In Playing War, Sabine Frühstück makes a bold proposition: that for over a century throughout Japan and beyond, children and concepts of childhood have been appropriated as tools for decidedly unchildlike purposes: to validate, moralize, humanize, and naturalize war, and to sentimentalize peace. She argues that modern conceptions of war insist on and exploit a specific and static notion of the child: that the child, though the embodiment of vulnerability and innocence, nonetheless possesses an inherent will to war, and that this seemingly contradictory creature demonstrates what it means to be human. In examining the intersection of children/childhood with war/military, Frühstück identifies the insidious factors perpetuating this alliance, thus rethinking the very foundations of modern militarism. She interrogates how essentialist notions of both childhood and war have been productively intertwined; how assumptions about childhood and war have converged; and how children and childhood have worked as symbolic constructions and powerful rhetorical tools, particularly in the decades between the nation- and empire-building efforts of the late-nineteenth and early twentieth centuries up to the uneven manifestations of globalization at the beginning of the twenty-first.
Sabine Frühstück is Professor of Modern Japanese Cultural Studies at the University of California, Santa Barbara. Her publications include Colonizing Sex: Sexology and Social Control in Modern Japan and Uneasy Warriors: Gender, Memory, and Popular Culture in the Japanese Army.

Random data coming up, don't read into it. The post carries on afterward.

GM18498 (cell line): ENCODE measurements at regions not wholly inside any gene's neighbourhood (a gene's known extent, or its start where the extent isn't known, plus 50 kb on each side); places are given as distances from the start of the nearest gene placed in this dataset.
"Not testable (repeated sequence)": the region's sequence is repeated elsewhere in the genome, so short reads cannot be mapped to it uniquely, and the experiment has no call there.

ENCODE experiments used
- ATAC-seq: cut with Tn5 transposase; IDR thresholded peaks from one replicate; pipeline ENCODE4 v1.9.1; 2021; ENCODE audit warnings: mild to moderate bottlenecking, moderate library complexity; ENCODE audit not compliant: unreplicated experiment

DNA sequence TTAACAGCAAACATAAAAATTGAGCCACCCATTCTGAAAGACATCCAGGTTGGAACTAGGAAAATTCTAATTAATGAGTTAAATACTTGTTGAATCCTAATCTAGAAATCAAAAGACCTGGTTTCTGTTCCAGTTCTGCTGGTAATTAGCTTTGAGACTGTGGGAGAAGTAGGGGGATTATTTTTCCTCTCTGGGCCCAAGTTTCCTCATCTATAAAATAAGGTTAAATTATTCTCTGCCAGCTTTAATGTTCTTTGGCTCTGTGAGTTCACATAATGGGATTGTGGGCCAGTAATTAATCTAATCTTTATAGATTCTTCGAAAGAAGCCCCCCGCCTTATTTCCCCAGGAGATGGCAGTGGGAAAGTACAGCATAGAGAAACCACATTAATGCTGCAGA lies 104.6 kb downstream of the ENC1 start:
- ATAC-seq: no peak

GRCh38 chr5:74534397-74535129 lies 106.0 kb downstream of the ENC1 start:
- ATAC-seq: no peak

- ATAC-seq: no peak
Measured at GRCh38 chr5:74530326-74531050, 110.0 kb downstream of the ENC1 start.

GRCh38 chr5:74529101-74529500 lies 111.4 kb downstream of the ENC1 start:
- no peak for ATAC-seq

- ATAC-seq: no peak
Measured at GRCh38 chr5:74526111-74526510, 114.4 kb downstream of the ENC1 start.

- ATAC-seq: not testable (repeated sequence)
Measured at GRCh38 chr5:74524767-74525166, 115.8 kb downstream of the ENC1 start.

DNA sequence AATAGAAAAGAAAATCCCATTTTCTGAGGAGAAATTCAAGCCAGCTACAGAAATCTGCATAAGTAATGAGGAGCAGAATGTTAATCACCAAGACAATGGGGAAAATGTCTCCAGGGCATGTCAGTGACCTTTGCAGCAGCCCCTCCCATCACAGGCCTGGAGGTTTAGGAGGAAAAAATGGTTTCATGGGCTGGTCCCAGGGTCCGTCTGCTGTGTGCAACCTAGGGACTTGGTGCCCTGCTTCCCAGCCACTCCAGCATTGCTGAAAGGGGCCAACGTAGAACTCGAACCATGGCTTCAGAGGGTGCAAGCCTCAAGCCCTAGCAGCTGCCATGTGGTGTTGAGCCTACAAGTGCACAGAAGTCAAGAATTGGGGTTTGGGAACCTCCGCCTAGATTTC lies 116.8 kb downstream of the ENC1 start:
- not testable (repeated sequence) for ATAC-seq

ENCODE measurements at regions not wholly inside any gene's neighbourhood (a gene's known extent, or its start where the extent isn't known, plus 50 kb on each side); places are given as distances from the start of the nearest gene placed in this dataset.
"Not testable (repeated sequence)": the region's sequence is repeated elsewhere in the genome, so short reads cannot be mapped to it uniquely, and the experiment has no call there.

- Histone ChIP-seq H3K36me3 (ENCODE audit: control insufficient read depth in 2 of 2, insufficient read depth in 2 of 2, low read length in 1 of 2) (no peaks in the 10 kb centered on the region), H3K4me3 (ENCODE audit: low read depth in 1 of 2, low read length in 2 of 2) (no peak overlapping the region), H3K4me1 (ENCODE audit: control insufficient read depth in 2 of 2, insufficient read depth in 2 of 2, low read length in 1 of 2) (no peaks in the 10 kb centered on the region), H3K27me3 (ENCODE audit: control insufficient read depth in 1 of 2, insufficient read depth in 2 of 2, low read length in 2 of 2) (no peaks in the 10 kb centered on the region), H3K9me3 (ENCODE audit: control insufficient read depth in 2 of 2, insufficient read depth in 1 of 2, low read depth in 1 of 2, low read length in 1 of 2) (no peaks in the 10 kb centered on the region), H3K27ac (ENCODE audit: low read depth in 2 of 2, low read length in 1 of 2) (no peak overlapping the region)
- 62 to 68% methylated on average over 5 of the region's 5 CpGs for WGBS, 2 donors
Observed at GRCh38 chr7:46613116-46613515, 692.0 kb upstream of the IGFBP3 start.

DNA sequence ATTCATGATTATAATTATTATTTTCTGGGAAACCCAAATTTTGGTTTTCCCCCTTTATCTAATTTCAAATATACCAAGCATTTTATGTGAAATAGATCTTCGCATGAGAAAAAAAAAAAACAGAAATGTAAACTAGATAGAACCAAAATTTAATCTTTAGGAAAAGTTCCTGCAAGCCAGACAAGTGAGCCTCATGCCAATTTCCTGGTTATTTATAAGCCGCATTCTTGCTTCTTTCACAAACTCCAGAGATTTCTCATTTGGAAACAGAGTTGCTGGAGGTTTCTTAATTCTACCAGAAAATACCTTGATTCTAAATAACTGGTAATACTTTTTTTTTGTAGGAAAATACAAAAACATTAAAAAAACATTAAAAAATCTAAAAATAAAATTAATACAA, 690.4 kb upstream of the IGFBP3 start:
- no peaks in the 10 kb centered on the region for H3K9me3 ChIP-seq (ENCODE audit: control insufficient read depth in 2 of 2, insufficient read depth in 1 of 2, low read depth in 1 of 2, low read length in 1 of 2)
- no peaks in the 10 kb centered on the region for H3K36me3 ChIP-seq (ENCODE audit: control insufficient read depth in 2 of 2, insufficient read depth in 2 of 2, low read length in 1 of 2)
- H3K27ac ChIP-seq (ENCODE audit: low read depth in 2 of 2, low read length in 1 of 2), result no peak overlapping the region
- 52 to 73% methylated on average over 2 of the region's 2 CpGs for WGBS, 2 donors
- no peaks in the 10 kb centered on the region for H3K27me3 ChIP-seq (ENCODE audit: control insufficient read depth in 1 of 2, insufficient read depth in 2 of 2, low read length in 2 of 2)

"Absorbing research and smoothly engaging prose... Fruhstuck traces all this with intriguing historical snapshots, which alone make the book worthwhile."—Japan Times
"Frühstück evokes a world of militarized children enticed into war not only because of the needs of empire, education, and discipline, but also because of the pleasure of play. She uncovers the subtle ways that the image of the child was placed at the forefront of Japanese war rhetoric and practice. By weaving together histories of war, the emotions, and childhood, Frühstück has produced a riveting account of everyday life in Japan."—Joanna Bourke, author of Wounding the World: How the Military and War Games Invade our Lives
"In this terrific book, Sabine Frühstück draws on a wealth of sources to show how central children's play has been to war in Japan for the last 150 years. From boys playing with bamboo sticks in preparation for Japan’s wars of imperial expansion to young girls appearing in the twenty-first-century video clips to show that the navy’s sole task is defending the peace, the changing image of children's play has kept pace with how they and the state have imagined war."—Nicholas Stargardt, author of Witnesses of War: Children’s Lives under the Nazis
and The German War: A Nation under Arms
"An exciting book—about not just war but the causes of war. Playing Wa
r makes clear through a detailed historical account that children can be militarized but also that militarization and militarizers can be resisted."—Cynthia Enloe, author of Bananas, Beaches, and Bases
"Few scholars have written about children in Japan's several wars. In this innovative, well-researched book, Frühstück probes the seemingly contradictory ways in which the modern nation-state sought to protect childhood while increasingly militarizing the children themselves through war games, children's literature, and maps of Japan's expanding empire."—Sheldon Garon, author of Molding Japanese Minds: The State in Everyday Life